B'desh court hands down death penalty to 1971 war criminal
Dhaka: A fugitive Islamic cleric linked to the fundamentalist Jamaat-e-Islami party was on Monday handed down death penalty by Bangladesh's war crimes court for atrocities committed by him during the country's 1971 liberation struggle.
In its maiden verdict, the three-member International Crimes Tribunal-2 sentenced Abul Kalam Azad, an anchor of Islamic programmes at a private TV channel, to death.
"Abul Kalam Azad (alias Bacchu Razakar) will be hanged by neck till his death," the tribunal's Chairman, Justice Obaidul Hassan, pronounced at a crowed courtroom in downtown Dhaka after the trial in absentia.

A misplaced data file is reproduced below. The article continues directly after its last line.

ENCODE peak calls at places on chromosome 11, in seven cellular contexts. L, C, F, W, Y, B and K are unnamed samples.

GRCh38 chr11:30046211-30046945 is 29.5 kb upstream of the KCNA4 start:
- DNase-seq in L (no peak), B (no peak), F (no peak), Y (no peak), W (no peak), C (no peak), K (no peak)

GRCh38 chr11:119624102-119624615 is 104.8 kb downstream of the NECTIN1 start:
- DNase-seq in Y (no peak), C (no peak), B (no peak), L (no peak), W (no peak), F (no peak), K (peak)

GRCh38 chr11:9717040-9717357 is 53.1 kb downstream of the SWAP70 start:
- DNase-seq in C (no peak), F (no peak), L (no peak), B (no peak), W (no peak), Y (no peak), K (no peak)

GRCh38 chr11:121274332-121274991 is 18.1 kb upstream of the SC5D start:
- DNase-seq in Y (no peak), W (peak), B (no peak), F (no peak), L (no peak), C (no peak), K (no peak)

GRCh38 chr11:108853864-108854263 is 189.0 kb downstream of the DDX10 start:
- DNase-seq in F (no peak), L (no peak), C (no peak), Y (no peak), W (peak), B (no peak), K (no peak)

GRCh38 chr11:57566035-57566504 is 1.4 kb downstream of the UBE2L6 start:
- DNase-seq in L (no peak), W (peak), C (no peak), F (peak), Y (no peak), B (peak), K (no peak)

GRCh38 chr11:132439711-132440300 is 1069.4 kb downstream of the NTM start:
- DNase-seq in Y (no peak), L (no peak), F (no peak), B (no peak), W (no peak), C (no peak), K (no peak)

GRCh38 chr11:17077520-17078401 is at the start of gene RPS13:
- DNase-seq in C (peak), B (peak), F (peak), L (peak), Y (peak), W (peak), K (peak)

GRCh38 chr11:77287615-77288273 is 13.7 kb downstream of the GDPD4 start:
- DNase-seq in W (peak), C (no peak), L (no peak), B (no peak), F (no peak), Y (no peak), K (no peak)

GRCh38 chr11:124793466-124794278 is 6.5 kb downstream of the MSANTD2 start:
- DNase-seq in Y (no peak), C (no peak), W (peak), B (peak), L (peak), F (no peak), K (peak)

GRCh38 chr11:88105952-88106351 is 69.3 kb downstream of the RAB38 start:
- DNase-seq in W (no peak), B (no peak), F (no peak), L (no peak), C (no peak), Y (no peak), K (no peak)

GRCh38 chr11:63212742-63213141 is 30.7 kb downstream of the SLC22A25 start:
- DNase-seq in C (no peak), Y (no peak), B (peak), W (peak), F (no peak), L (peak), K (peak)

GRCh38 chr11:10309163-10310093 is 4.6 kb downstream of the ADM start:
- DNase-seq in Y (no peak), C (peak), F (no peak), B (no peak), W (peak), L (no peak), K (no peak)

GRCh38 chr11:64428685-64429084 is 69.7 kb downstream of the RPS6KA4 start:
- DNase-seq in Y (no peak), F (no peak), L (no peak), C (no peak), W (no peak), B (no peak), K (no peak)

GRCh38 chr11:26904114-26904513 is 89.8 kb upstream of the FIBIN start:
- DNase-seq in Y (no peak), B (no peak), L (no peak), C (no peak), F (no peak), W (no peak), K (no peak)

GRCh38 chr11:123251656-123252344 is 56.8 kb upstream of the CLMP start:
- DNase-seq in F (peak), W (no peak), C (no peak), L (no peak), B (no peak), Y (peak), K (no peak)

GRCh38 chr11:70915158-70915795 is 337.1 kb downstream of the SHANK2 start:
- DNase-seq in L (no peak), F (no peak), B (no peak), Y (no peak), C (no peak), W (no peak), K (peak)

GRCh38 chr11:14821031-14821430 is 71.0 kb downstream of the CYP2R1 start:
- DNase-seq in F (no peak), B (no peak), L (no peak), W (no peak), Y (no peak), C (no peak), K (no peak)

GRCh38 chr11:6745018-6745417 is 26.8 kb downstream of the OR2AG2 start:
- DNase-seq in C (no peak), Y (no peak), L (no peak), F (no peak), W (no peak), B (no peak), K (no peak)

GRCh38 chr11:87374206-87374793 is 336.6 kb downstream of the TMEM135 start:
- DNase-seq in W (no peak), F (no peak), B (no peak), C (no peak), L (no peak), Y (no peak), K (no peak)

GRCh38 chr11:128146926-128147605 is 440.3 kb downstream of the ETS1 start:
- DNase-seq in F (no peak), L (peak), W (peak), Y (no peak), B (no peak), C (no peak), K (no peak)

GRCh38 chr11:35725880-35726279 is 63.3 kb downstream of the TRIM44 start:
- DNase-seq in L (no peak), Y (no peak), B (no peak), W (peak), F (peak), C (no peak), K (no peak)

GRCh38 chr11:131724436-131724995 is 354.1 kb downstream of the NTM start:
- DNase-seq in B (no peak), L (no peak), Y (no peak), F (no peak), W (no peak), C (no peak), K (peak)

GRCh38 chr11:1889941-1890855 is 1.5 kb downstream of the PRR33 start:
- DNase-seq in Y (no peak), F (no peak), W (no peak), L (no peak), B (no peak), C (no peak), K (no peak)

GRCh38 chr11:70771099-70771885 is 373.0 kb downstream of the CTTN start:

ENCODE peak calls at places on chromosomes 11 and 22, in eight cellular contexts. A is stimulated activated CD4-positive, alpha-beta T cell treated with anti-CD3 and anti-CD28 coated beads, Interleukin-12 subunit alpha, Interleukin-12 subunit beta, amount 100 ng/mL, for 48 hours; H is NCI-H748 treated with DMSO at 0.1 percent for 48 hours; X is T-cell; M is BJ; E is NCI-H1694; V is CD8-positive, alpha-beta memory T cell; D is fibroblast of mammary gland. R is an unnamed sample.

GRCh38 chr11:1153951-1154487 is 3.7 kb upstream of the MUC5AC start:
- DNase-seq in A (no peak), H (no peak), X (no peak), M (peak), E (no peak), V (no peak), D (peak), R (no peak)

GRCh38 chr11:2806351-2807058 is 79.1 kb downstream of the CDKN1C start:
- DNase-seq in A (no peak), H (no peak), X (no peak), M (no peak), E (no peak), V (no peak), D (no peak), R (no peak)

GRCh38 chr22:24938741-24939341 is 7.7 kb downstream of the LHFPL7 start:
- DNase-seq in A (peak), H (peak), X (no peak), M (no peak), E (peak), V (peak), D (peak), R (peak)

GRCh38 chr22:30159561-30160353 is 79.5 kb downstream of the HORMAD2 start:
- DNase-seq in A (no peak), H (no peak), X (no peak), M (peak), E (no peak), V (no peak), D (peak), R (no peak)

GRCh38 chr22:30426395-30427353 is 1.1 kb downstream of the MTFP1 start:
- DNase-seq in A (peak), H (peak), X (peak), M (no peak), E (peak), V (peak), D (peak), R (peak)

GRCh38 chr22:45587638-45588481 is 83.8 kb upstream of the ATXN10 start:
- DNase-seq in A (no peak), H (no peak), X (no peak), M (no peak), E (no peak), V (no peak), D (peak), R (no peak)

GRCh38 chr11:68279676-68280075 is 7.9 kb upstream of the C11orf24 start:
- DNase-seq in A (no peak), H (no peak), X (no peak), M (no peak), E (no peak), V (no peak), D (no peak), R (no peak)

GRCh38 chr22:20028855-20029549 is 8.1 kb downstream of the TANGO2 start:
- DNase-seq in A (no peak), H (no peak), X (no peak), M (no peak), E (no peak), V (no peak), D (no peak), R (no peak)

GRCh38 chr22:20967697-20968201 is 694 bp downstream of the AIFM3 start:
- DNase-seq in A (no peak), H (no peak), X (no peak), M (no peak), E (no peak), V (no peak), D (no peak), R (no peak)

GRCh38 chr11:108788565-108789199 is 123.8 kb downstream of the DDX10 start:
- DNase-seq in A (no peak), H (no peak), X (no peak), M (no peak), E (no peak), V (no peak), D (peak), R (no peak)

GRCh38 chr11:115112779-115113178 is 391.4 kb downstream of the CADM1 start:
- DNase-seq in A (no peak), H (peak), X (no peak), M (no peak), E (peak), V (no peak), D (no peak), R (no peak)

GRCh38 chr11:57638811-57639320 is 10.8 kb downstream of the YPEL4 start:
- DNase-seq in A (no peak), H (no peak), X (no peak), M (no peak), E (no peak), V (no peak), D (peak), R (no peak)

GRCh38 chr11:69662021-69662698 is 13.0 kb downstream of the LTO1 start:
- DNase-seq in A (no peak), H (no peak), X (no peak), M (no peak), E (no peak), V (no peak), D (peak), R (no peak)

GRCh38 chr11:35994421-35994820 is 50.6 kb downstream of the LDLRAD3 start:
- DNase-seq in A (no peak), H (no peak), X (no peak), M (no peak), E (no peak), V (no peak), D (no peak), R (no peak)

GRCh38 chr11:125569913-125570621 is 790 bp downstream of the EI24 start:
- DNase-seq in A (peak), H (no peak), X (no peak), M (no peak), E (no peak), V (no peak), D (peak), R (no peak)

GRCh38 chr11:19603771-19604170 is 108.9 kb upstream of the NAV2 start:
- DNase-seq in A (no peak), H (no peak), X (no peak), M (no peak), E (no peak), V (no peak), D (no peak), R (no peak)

63-year-old Azad, a former member of fundamentalist Jamaat-e-Islami, fled the country in April last year as he was charged over "crimes against humanity" during the Liberation War for siding with Pakistani troops in 1971.
On November 4 last year, Azad was indicted with eight charges of crimes against humanity, based on eight incidents that left at least 12 unarmed people dead and two women raped in Faridpur during the country's Liberation War in 1971. He was accused of collaborating with a Pakistani Major.
The tribunal, which decided to hold Azad's trial in his absence as he failed to appear before it despite publication of newspaper ads asking him to show up, had appointed Supreme Court lawyer Abdus Sukur Khan as the defence lawyer for Azad.
It took only one month to complete recording testimonies of witnesses and arguments of both sides, as there were no defence witnesses in the case.
Twenty-two prosecution witnesses, including some victims and family members of the dead, had testified.
The state-appointed defence counsel failed to produce any witnesses due to non-cooperation of Azad's family members.